Paintings and drawings by a man considered the greatest Swiss artist of the 19th century are currently on public view at his birthplace - the small village of Ins in canton Berne.This content was published on September 19, 2000 - 23:04
Every 15 years the village organises an exhibition of works by Albert Anker (1831-1910) and this is the most ambitious so far with over 200 pictures, more than half of them on loan from private collections.
They show Anker to have been a highly-versatile artist, equally at home painting in oils and water colours, and a brilliant technician when it came to drawing. His portraits, still lifes and landscapes of the surrounding countryside - always with people in the foreground - are remarkable not just for their composition, but also for their vividness.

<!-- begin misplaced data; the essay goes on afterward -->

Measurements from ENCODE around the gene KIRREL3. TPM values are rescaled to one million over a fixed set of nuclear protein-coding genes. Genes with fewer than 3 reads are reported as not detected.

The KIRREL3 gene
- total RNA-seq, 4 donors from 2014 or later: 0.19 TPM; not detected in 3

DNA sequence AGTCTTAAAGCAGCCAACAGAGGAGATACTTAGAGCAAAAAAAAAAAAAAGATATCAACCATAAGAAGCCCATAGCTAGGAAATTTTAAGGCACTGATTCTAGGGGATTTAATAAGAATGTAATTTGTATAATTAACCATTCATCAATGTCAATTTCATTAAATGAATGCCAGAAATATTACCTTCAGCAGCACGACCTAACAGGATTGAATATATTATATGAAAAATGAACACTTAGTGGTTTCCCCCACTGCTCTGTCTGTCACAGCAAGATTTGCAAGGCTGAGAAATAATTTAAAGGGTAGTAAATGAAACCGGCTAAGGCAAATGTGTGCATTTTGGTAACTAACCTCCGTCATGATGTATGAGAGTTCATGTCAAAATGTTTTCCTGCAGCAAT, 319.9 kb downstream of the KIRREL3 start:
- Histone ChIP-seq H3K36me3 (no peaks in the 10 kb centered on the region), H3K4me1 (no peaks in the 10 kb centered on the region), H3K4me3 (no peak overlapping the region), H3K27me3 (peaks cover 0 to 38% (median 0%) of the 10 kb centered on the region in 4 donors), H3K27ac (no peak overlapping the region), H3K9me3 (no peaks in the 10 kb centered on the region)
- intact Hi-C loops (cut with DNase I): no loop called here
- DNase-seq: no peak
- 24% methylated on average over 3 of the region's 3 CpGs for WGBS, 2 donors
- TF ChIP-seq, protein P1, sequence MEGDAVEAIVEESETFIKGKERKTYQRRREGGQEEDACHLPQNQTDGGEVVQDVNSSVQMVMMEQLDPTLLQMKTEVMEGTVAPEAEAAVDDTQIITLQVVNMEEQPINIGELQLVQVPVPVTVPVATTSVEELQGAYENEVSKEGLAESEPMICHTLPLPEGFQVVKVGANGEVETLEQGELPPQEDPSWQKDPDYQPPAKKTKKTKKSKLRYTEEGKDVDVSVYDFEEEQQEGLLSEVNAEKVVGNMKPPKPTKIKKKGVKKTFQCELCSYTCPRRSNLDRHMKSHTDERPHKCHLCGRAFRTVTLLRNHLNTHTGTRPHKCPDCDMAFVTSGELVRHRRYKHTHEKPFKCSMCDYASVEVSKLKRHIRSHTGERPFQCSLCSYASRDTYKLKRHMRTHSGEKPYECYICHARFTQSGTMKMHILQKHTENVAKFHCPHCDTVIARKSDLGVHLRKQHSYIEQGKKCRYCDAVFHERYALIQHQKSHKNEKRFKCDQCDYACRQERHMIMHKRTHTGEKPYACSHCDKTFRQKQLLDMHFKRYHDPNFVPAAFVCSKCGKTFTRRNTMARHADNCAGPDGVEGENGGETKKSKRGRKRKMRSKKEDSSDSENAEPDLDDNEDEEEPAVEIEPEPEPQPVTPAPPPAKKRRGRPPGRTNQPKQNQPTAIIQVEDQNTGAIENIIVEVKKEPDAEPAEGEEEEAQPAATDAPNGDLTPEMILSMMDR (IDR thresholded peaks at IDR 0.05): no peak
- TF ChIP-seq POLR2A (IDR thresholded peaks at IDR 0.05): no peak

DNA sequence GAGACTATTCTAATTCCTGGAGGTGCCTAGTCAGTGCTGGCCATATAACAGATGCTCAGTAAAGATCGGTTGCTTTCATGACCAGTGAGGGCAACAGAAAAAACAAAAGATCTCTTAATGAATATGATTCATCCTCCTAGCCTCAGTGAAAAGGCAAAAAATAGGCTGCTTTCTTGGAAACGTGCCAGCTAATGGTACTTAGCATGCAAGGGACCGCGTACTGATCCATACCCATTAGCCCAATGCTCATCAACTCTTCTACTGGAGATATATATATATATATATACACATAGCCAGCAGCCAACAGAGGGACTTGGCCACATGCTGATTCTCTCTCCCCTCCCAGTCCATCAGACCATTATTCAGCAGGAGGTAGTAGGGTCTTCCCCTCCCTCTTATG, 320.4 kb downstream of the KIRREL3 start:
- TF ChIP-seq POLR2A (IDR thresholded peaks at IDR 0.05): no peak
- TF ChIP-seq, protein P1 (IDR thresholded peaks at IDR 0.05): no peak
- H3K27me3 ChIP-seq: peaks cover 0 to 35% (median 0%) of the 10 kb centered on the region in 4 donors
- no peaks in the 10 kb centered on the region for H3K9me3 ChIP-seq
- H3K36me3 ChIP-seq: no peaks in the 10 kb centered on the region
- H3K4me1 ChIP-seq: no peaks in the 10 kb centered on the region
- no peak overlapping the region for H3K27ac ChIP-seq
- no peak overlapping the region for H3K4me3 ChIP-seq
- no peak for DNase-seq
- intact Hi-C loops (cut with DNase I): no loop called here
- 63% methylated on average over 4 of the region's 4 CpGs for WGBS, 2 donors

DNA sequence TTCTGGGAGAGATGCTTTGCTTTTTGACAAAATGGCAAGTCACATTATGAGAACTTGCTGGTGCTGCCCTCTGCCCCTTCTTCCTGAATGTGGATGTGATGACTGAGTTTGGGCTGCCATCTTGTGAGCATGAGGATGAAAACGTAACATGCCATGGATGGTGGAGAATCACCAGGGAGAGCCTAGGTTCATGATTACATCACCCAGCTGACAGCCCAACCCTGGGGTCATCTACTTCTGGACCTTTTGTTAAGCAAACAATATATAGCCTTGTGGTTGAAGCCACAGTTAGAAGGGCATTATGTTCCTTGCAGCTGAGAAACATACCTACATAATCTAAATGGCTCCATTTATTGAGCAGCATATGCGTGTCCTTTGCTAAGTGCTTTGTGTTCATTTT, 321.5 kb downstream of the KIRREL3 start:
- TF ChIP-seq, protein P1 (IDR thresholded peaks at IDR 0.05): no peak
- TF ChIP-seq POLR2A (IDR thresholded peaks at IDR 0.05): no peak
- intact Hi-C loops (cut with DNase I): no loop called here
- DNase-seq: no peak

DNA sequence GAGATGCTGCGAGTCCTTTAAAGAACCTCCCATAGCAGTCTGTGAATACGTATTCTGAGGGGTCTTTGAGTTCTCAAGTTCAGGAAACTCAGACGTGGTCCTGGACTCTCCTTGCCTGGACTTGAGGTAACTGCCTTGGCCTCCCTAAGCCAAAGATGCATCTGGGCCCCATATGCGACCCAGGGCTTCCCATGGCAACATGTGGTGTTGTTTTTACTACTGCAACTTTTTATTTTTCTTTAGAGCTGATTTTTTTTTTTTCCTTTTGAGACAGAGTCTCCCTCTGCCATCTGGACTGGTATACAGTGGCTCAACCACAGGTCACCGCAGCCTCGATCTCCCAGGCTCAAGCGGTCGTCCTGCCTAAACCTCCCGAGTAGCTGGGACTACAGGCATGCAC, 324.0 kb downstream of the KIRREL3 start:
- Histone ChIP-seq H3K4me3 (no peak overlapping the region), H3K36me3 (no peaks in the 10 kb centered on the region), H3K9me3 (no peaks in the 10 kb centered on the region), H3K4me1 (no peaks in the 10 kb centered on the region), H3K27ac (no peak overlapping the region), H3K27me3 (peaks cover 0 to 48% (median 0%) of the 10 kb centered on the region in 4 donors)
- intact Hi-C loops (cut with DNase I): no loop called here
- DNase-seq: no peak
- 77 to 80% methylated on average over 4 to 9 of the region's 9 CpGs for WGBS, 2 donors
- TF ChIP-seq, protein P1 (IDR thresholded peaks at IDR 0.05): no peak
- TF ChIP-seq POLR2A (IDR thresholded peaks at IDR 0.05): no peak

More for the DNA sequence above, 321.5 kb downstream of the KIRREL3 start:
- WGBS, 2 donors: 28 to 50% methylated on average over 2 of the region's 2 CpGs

"They also reveal that he could not just be categorised as a traditionalist," says the president of the exhibition organising committee, Erich Anker (no relation). "His colour techniques influenced many 20th century painters."
Albert Anker very nearly didn't become a painter. His father wanted him to study theology, which he did for two years in Germany. But art beckoned, and after plucking up the courage to tell his father he wanted to be a painter instead, he was able to study art in Paris.
For much of his life, Anker spent his winters in Paris, but never forgot his roots and would return for the summer to Ins, which is still one of Switzerland's main agricultural regions.
Although his output as a painter was prolific, he found time to get involved in local life and even spent four years as a member of the Bernese parliament - seeing through the founding of the city's fine arts museum, the Kunstmuseum.
The exhibition at Ins is in the village's sports centre, part of which has been temporarily converted into a bistro evoking the atmosphere of 19th century Paris. It ends on October 15.
by Richard Dawson
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